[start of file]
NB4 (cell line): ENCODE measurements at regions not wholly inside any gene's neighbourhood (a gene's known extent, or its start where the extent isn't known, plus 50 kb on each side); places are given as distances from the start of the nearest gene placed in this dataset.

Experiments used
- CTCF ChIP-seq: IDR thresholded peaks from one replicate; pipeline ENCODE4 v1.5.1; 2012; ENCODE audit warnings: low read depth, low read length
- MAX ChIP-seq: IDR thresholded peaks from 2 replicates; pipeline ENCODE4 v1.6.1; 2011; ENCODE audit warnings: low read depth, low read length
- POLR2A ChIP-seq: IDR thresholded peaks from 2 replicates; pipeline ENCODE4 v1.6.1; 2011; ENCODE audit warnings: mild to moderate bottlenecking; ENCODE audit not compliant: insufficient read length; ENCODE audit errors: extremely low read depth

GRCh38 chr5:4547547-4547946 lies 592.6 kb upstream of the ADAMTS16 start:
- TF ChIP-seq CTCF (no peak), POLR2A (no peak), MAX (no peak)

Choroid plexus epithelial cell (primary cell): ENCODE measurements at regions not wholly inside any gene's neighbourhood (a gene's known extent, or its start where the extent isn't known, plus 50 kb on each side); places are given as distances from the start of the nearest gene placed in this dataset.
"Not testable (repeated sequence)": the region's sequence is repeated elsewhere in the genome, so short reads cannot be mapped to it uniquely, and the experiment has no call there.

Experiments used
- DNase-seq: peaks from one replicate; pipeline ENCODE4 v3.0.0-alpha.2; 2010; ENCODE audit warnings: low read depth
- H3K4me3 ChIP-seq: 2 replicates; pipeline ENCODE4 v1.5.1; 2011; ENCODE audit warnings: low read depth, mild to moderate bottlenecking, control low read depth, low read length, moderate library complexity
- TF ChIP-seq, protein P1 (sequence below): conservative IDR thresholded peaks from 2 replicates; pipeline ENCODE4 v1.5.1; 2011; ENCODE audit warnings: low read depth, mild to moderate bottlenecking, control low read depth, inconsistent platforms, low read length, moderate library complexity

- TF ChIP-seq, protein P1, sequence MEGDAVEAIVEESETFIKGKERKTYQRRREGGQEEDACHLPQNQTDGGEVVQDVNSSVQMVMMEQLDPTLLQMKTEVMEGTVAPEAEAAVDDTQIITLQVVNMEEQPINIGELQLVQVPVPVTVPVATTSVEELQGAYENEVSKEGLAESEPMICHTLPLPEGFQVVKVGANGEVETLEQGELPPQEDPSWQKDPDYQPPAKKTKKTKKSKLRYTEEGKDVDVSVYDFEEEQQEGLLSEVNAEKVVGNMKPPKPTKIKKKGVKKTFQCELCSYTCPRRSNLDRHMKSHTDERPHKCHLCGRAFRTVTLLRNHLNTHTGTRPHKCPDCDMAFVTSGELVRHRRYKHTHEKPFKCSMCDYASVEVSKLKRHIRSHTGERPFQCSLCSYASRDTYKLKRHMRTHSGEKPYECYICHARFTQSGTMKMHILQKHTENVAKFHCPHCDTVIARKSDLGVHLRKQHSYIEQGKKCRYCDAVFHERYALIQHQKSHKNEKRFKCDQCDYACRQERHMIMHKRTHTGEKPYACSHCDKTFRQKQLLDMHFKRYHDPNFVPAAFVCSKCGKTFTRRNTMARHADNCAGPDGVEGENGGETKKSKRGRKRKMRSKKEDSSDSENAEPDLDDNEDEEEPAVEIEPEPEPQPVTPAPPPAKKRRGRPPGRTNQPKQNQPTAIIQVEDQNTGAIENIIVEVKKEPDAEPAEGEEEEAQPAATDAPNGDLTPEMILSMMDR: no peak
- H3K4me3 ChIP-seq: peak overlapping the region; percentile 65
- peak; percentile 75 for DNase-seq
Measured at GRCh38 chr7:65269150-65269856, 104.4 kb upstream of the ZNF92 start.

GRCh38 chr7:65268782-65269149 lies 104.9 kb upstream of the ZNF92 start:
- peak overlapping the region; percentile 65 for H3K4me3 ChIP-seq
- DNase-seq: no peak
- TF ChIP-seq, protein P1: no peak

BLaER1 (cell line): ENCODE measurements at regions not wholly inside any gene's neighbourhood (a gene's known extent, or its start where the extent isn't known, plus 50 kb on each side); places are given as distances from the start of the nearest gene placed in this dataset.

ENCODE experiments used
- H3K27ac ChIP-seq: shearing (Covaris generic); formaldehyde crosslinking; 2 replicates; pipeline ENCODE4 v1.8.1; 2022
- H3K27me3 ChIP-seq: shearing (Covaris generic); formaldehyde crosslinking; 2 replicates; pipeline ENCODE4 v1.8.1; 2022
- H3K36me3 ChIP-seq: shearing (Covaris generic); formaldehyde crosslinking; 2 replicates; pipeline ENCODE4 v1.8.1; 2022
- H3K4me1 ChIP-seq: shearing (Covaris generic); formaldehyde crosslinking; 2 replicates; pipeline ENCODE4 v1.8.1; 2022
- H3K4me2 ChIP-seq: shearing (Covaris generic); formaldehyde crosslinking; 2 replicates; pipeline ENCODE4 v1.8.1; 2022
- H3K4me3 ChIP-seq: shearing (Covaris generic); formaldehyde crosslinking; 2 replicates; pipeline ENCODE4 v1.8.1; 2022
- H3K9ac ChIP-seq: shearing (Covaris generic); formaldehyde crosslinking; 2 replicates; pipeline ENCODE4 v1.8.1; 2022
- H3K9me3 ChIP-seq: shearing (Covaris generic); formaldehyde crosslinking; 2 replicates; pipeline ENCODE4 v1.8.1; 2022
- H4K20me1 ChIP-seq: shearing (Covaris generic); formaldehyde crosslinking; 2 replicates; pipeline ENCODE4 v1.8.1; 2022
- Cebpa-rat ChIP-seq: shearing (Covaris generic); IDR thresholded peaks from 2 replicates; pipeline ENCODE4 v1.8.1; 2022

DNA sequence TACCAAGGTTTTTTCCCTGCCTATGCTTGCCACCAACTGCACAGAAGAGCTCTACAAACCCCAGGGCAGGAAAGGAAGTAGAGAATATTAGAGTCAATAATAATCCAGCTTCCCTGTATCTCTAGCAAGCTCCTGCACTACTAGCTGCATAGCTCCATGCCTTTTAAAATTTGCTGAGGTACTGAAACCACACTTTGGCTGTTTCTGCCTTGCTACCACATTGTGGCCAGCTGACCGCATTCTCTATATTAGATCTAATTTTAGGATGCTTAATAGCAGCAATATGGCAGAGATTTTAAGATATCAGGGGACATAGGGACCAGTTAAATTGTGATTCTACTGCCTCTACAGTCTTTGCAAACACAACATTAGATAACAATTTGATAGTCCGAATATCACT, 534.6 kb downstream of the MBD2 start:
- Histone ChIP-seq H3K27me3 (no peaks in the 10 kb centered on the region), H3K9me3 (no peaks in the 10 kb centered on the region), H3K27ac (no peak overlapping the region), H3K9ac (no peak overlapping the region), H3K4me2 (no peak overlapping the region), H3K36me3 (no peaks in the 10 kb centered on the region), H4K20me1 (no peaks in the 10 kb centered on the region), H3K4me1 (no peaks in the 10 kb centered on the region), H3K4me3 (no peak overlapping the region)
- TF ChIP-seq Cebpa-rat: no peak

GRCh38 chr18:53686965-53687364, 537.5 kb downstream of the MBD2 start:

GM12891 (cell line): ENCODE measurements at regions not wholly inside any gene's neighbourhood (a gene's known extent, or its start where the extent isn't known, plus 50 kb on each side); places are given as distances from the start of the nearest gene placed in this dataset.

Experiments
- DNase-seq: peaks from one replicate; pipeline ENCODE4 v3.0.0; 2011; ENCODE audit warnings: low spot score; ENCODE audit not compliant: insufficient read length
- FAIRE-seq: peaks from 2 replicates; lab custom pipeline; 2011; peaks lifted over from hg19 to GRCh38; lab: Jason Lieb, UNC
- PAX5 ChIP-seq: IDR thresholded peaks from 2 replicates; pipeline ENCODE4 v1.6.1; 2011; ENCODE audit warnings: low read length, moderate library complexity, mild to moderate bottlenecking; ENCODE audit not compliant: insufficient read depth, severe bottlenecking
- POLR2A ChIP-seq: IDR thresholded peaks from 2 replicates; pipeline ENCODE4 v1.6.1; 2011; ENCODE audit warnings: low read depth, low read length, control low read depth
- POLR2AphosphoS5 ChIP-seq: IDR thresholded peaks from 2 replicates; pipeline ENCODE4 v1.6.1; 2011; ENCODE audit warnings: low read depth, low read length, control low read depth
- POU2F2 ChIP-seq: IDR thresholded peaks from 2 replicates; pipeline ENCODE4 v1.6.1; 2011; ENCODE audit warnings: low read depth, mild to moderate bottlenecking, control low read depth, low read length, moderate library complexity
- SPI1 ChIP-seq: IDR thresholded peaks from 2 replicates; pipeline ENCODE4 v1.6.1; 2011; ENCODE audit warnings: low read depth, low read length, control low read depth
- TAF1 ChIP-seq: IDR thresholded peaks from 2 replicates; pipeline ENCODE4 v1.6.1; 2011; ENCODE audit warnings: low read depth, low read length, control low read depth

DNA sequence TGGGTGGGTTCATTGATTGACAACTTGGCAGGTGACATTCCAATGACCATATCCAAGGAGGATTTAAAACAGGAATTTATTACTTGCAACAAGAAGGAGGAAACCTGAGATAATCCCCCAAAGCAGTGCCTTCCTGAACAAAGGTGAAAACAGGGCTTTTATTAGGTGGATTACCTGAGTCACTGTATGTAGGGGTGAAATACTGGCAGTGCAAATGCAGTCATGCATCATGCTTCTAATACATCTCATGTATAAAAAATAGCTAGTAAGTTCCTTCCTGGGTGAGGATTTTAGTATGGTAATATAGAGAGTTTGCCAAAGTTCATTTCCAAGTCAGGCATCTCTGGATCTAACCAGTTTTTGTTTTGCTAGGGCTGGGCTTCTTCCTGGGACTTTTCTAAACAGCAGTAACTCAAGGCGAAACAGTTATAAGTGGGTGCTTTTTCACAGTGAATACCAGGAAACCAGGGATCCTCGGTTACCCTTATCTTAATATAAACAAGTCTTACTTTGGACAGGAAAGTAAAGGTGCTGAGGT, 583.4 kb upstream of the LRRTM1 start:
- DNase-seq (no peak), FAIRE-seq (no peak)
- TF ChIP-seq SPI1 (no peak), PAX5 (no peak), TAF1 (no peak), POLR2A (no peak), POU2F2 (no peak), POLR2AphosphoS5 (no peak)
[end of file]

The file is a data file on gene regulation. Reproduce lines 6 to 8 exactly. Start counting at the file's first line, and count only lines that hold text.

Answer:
GRCh38 chr5:4547547-4547946 lies 592.6 kb upstream of the ADAMTS16 start:
- TF ChIP-seq CTCF (no peak), POLR2A (no peak), MAX (no peak)

Choroid plexus epithelial cell (primary cell): ENCODE measurements at regions not wholly inside any gene's neighbourhood (a gene's known extent, or its start where the extent isn't known, plus 50 kb on each side); places are given as distances from the start of the nearest gene placed in this dataset.